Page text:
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Secret Weapon for Reforestation Found in Amazonian Soil

Key Points:

  • Amazonian dark earth (ADE) or terra preta is exceptionally fertile soil rich in nutrients and stable organic matter derived from charcoal.
  • Scientists from Brazil suggest that ADE could be a secret weapon to boost reforestation around the world, not only in the Amazon.
  • ADE contains microorganisms that are better at transforming soil into nutrients, providing more resources for plant growth.

Scientists in Brazil have conducted an experiment to show that Amazonian dark earth (ADE) could be used to boost reforestation around the world.

ADE is a type of soil that was created by Amerindian people living in the Amazon between approximately 450 BCE and 950 CE. The soil is enriched with charcoal from low-intensity fires used for cooking and burning refuse, animal bones, broken pottery, compost, and manure. These processes have resulted in ADE being exceptionally fertile, with high levels of nutrients and stable organic matter derived from charcoal, which gives it its black color.

The researchers conducted controlled experiments to mimic the ecological succession and changes to the soil that happen when pasture in deforested areas is actively restored to forest. Their aim was to study how ADEs can boost this process. The team sampled ADE from the Caldeirão Experimental Research Station in the Brazilian state of Amazonas, and as a control, agricultural soil from the Luiz de Queiróz Superior School of Agriculture in the state of São Paulo. They filled each of 36 four-liter pots with 3kg soil, inside a greenhouse with a mean temperature of 34ºC to anticipate global warming beyond current temperatures in Amazonia between 22 and 28ºC.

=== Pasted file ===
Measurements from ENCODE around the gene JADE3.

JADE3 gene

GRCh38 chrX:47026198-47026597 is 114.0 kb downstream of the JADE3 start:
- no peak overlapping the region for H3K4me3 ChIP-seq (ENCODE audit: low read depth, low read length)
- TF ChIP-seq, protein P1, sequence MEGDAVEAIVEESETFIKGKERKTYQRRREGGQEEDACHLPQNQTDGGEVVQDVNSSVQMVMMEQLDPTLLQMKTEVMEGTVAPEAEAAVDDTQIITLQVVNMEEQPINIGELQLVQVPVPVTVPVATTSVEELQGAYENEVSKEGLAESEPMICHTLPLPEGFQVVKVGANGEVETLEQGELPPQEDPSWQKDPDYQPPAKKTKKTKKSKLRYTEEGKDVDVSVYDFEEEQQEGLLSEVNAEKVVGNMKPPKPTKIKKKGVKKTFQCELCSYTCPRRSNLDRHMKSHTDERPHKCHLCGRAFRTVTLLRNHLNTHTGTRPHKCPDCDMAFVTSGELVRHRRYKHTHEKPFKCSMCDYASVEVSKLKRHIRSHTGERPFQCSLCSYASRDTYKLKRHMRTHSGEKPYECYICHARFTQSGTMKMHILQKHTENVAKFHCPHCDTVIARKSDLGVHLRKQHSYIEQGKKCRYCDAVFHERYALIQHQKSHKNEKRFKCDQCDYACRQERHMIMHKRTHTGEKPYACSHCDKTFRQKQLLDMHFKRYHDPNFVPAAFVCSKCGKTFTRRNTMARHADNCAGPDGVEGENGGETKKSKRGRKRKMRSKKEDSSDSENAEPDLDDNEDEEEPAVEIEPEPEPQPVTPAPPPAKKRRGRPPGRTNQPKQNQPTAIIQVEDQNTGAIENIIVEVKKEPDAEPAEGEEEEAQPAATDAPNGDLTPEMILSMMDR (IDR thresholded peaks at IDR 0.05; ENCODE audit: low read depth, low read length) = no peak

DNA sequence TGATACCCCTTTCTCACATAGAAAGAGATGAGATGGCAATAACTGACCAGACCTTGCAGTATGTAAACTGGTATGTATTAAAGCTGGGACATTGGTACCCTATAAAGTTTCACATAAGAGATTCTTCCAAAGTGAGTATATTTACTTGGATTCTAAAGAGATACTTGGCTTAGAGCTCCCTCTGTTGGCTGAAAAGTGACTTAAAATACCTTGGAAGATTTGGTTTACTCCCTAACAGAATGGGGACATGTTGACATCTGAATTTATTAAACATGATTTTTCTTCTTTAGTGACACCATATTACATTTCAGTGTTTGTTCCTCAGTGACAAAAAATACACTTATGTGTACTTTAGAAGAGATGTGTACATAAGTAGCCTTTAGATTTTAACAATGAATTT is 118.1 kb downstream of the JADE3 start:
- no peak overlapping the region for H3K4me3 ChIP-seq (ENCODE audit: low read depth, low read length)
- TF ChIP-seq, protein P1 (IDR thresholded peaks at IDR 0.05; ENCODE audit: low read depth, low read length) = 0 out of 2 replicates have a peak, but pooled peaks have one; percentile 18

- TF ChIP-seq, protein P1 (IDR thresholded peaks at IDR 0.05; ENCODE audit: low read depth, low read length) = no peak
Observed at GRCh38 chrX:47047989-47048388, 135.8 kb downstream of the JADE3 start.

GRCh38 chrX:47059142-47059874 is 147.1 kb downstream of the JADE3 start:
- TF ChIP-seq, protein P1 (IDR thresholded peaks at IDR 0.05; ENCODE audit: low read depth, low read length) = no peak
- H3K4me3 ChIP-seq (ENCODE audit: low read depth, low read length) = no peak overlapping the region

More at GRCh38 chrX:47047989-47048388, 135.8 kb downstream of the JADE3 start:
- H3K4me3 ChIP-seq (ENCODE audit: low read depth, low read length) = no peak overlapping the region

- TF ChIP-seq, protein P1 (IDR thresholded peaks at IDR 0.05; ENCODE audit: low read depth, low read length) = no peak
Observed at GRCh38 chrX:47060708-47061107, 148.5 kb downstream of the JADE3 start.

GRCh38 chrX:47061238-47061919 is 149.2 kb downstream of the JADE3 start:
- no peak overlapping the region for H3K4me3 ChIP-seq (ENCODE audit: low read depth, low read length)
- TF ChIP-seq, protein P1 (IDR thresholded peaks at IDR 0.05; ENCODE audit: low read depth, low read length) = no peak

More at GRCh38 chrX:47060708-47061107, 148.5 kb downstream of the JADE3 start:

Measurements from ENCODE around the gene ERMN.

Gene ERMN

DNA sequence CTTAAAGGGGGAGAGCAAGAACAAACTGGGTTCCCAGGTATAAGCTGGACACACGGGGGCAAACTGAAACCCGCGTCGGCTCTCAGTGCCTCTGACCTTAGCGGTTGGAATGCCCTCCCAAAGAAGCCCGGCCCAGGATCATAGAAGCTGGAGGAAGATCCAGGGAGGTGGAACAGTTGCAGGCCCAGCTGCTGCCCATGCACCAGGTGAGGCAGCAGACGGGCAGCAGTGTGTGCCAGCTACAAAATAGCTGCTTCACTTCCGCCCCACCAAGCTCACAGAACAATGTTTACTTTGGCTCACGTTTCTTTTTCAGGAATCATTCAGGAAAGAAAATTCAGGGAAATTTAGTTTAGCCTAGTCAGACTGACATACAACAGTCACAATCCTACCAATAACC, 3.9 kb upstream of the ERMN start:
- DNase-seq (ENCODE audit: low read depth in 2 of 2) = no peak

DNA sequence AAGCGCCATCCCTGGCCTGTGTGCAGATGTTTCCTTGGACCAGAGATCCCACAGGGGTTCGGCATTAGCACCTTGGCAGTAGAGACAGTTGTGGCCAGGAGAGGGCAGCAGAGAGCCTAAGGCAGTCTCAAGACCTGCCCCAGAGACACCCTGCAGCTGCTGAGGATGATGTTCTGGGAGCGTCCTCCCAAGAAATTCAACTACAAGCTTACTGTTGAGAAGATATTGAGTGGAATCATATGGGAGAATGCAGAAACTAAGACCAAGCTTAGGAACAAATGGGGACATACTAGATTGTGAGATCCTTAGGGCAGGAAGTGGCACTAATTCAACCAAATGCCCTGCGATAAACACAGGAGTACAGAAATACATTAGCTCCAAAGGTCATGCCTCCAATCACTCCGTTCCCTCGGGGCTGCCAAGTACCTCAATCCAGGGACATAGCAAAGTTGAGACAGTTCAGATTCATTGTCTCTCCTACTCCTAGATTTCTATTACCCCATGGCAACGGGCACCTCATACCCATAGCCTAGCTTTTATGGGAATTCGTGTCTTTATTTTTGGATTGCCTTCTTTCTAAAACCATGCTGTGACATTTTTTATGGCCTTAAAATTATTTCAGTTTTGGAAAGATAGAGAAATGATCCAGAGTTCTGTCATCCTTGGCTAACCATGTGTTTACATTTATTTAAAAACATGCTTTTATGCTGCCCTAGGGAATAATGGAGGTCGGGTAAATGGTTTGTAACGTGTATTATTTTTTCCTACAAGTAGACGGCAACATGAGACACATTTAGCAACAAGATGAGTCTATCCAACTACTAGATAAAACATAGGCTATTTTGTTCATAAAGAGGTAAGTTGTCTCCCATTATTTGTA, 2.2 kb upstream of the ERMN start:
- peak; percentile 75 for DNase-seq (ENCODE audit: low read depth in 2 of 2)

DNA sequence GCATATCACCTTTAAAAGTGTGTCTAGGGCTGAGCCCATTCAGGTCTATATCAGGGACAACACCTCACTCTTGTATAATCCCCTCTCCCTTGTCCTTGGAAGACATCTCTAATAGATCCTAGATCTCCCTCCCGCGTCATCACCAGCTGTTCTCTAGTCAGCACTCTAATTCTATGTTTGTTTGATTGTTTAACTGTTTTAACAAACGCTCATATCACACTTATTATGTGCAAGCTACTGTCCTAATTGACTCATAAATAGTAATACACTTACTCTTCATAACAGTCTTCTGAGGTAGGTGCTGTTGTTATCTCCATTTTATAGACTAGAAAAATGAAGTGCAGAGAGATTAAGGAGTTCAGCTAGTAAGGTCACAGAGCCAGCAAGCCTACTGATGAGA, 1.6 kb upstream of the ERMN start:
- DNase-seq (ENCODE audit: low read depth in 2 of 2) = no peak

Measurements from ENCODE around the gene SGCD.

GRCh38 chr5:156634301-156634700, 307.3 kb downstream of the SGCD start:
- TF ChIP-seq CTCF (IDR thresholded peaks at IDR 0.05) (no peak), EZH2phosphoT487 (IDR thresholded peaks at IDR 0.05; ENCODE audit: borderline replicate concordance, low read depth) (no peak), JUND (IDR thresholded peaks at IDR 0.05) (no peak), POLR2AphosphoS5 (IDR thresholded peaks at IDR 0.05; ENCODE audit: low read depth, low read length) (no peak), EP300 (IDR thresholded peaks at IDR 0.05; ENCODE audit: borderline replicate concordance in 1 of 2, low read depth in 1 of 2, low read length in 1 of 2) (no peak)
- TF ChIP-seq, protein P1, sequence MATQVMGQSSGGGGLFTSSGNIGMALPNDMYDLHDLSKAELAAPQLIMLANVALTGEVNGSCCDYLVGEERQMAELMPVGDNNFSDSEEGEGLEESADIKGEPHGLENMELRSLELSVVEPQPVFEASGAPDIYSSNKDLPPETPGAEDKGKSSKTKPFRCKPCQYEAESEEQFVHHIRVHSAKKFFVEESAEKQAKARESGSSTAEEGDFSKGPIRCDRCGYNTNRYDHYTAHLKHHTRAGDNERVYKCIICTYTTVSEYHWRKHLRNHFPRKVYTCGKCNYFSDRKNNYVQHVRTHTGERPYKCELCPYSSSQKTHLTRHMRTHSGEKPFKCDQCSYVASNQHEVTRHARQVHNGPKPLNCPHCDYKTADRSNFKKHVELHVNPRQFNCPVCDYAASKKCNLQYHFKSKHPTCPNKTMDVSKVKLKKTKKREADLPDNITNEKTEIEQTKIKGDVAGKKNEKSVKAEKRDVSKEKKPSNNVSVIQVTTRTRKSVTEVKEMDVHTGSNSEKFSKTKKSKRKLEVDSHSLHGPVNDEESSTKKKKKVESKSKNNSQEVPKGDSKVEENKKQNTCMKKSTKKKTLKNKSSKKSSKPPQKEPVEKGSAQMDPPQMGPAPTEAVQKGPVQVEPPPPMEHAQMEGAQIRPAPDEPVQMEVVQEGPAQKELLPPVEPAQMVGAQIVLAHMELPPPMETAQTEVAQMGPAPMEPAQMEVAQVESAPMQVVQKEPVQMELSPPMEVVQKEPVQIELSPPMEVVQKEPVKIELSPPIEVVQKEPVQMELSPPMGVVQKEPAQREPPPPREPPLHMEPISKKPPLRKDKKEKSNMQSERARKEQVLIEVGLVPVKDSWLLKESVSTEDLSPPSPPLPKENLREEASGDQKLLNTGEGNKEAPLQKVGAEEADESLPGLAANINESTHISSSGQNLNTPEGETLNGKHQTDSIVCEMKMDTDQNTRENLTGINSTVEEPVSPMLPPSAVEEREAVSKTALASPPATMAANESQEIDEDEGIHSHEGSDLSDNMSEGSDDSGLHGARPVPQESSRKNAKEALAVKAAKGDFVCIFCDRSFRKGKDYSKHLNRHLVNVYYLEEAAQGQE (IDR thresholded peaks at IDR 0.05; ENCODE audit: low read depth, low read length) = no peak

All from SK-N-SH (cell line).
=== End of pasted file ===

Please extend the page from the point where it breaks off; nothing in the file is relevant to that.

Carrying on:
One-third of the pots received only control soil, another third a 4:1 mixture of control soil and ADE, and another third 100% ADE. To imitate pasture, they planted seeds of palisade grass (Urochloa brizantha), common forage for livestock in Brazil, in each pot and allowed its seedlings to grow for 60 days. They then cut the grass and let only its roots remain in the soil – virgin territory for reforestation in miniature. The researchers then replanted each of the three soils with tree seeds: either with the colonizing species Ambay pumpwood (Cecropia pachystachya), with Peltophorum dubium typical of secondary forests, or with cedro blanco (Cedrela fissilis), typical of climax forest.

The results of the experiment showed that ADE can boost plant growth. ADE showed greater amounts of nutrients than control soil and contained more sand and silt, but less clay. After the experiment, 100% ADE soils remained richer in nutrients than control soils. Additionally, throughout the experiment, 20% or 100% ADE soils supported a greater biodiversity of bacteria and archaea than control soils.

The researchers concluded that ADE can improve the establishment of plant trees in restoration. However, the senior author Dr Siu Mui Tsai, a professor at the same institute, cautioned that ADE has taken thousands of years to accumulate and would take an equal time to regenerate in nature if used. Therefore, the recommendation is not to use ADE itself, but to copy its characteristics, particularly its microorganisms, for use in future ecological restoration projects.



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